The Centre on Monday (30 December) declared the whole of Nagaland as a "disturbed" area under the Armed Forces (Special Powers) Act, 1958, for a further period of six months.
A gazette notification said the Centre was of the opinion that the area comprising whole of Nagaland is in such a disturbed condition that the use of armed forces in aid of civil power is necessary.
"Now, therefore, in exercise of the powers conferred by Section 3 of the Armed Forces (Special Powers) Act, 1958 (No. 28 of 1958), the Central government hereby declares that the whole of the said State to be a 'disturbed area' for a period of six months with effect from 30th December, 2019 for the purpose of that Act," the notification stated.
Nagaland has been under AFSPA for almost six decades now and it was not withdrawn even after a framework agreement was signed on 3 August, 2015, by Naga insurgent group National Socialist Council of Nagaland (Isak Muivah) General Secretary Thuingaleng Muivah and government interlocutor R N Ravi in the presence of Prime Minister Narendra Modi.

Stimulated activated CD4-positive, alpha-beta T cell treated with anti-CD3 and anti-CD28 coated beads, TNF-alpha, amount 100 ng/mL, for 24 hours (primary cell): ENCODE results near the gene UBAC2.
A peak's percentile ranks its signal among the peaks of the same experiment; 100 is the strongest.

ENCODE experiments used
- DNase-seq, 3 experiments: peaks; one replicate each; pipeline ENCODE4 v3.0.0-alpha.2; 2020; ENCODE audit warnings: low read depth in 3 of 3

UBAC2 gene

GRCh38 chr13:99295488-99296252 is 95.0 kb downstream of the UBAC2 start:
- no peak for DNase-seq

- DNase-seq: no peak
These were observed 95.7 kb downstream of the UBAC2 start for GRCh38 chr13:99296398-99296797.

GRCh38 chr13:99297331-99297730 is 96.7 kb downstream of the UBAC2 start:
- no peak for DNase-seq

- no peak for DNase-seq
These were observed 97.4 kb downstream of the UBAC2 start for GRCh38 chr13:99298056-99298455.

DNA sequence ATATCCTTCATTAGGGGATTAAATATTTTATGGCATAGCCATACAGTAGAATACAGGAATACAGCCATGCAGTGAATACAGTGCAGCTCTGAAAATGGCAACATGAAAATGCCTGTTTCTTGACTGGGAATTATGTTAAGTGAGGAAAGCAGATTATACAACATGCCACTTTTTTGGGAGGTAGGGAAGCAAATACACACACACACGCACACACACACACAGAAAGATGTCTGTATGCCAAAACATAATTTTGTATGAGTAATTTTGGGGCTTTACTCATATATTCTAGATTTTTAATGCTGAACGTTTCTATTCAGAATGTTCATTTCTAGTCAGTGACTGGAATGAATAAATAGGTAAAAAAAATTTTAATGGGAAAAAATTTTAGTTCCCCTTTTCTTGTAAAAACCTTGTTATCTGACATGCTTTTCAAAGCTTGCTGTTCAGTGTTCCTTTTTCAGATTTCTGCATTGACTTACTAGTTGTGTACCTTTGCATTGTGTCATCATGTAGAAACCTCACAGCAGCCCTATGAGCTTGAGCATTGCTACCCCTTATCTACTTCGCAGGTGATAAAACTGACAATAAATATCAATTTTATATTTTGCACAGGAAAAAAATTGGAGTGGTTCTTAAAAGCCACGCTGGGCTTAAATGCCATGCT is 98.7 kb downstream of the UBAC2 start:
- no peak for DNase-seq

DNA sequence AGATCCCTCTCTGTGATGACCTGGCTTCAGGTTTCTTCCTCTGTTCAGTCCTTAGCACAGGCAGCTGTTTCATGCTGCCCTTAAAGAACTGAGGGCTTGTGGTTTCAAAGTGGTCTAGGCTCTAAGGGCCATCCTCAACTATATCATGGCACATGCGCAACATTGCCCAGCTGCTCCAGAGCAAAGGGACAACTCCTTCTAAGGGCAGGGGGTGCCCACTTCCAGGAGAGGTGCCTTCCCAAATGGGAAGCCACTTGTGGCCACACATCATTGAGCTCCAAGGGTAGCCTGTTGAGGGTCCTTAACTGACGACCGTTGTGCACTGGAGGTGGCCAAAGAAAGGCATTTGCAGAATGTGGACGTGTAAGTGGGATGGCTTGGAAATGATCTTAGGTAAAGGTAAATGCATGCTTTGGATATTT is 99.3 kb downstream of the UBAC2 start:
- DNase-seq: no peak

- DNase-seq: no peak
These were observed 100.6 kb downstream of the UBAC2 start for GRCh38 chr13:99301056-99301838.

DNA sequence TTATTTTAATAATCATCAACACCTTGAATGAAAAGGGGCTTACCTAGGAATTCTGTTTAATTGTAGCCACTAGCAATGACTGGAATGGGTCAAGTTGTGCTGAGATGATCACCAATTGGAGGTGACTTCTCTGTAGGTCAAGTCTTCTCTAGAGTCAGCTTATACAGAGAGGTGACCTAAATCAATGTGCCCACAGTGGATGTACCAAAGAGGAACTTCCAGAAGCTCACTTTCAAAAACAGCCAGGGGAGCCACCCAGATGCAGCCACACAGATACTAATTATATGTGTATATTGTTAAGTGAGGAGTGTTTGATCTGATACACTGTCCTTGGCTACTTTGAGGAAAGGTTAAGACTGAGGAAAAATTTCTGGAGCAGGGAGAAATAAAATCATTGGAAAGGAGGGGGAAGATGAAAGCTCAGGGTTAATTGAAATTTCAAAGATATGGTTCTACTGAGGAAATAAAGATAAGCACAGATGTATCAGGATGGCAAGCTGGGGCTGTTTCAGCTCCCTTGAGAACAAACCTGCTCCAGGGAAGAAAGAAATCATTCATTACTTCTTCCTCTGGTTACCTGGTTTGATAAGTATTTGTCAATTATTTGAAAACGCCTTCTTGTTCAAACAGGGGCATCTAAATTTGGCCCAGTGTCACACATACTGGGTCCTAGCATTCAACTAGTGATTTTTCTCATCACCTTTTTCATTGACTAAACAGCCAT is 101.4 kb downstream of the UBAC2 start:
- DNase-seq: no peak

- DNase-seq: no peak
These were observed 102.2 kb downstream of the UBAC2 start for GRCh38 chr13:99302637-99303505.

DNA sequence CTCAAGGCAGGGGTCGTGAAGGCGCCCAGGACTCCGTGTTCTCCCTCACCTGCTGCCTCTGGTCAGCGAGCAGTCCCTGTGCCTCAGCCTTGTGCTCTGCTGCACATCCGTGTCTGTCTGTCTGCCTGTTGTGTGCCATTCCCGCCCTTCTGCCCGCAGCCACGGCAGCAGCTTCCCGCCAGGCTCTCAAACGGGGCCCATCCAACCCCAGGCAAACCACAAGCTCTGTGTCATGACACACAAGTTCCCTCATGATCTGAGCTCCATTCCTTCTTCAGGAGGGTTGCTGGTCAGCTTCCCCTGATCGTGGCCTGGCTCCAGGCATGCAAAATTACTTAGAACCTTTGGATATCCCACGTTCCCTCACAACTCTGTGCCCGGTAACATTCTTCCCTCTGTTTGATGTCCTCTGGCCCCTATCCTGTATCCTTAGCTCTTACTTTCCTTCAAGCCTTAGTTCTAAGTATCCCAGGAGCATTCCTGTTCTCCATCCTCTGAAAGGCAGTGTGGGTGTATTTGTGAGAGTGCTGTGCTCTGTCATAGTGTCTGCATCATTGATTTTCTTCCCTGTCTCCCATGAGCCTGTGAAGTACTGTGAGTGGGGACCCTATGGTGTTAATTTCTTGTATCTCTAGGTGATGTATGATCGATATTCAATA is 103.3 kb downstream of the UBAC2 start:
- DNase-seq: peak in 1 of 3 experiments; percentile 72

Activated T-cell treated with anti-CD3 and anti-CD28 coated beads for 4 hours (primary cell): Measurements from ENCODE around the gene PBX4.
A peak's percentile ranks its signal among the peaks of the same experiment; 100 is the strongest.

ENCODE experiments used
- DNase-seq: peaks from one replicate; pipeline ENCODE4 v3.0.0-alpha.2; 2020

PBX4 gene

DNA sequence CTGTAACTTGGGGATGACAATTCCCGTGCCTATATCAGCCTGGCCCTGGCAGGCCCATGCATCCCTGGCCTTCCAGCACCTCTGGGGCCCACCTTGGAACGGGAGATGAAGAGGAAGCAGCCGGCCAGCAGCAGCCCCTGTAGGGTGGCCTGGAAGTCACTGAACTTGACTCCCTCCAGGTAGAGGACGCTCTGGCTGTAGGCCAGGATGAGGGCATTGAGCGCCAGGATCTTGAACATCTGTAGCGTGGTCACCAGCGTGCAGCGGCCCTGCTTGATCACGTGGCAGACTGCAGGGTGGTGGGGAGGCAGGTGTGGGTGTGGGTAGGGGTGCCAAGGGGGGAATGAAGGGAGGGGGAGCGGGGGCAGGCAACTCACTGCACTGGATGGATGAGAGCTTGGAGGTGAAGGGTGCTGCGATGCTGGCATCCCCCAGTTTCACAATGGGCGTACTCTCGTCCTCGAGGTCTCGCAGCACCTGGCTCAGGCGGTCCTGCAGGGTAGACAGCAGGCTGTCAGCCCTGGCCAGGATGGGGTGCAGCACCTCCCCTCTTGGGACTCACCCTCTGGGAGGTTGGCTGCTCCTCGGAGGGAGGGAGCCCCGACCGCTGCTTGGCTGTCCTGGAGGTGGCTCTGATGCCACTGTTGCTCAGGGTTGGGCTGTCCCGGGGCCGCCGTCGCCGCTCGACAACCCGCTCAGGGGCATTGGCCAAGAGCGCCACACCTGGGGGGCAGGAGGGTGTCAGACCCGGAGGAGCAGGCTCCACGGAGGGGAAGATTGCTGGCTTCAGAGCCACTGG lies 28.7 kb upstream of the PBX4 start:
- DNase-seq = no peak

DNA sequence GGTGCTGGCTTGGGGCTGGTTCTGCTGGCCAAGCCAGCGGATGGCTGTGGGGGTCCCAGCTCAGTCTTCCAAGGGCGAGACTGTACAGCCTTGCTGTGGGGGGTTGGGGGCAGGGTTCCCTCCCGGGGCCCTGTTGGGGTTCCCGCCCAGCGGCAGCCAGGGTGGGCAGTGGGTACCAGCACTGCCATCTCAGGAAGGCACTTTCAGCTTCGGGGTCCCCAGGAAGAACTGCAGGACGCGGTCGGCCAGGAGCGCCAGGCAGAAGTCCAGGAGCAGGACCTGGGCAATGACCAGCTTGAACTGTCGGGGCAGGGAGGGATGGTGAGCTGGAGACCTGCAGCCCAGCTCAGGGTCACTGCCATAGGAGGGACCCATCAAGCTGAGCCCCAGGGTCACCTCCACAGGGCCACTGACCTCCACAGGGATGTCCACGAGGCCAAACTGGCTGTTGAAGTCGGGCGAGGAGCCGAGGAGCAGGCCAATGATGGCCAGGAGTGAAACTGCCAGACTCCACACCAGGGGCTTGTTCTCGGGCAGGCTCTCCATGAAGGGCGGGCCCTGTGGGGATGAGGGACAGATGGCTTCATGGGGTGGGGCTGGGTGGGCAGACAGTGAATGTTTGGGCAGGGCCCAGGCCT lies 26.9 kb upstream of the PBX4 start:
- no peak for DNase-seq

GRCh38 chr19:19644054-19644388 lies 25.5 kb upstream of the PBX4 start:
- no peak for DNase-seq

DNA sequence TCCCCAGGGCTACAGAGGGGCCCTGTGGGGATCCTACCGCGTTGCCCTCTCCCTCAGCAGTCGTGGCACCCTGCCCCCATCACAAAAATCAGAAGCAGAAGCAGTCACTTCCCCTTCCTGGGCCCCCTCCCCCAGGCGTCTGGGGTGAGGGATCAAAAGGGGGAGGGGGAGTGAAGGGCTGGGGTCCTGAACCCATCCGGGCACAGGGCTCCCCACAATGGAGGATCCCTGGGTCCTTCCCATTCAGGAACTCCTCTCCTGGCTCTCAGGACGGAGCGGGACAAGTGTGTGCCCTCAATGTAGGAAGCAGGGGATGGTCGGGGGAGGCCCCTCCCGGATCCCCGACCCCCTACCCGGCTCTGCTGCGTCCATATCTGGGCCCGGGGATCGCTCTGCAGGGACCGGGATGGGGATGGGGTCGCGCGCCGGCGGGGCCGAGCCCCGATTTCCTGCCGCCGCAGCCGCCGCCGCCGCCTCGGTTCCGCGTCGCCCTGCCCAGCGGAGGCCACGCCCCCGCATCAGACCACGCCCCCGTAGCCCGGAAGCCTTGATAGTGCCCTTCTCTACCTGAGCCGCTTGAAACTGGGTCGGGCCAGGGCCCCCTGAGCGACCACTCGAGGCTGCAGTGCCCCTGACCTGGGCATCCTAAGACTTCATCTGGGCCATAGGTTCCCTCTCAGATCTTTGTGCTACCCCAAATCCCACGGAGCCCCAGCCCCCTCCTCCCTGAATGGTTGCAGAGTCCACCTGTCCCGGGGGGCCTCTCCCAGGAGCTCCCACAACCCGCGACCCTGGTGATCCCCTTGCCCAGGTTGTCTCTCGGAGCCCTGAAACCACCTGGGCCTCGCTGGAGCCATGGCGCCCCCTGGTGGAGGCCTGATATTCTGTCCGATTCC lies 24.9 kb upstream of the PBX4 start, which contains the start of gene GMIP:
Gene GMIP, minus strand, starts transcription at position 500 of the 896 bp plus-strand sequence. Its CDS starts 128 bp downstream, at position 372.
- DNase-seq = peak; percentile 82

It also remains in force in Assam, most of Manipur, and three districts and areas falling under the jurisdiction of four police stations in Arunachal Pradesh.
The decision to maintain the status quo in Nagaland regarding coverage of AFSPA, a law slammed by many civil society groups as "draconian", comes even as insurgency has shown a declining trend in the state.
The AFSPA gives the military sweeping powers to search and arrest, and to open fire if they deem it necessary for "the maintenance of public order", and to do so with a degree of immunity from prosecution.
The Ministry of Home Affairs had last time extended the operation AFSPA in Nagaland for another six months with effect from 30 June this year which ended on 29 December.
According to Home Ministry data, violent incidents have fallen from 77 in 2014 to 19 in 2017, while extremists' killing slid from 296 to 171. On 31 March last year, the Home Ministry withdrew AFSPA totally from Meghalaya as well as eight of the 16 police stations in Arunachal Pradesh where it had been in force for the past few decades.
The Home Ministry has underlined that incidents of insurgency in northeast region were down by 96 per cent from the levels recorded in 1997.
(This story has been published from a wire agency feed without modifications to the text. Only the headline has been changed)
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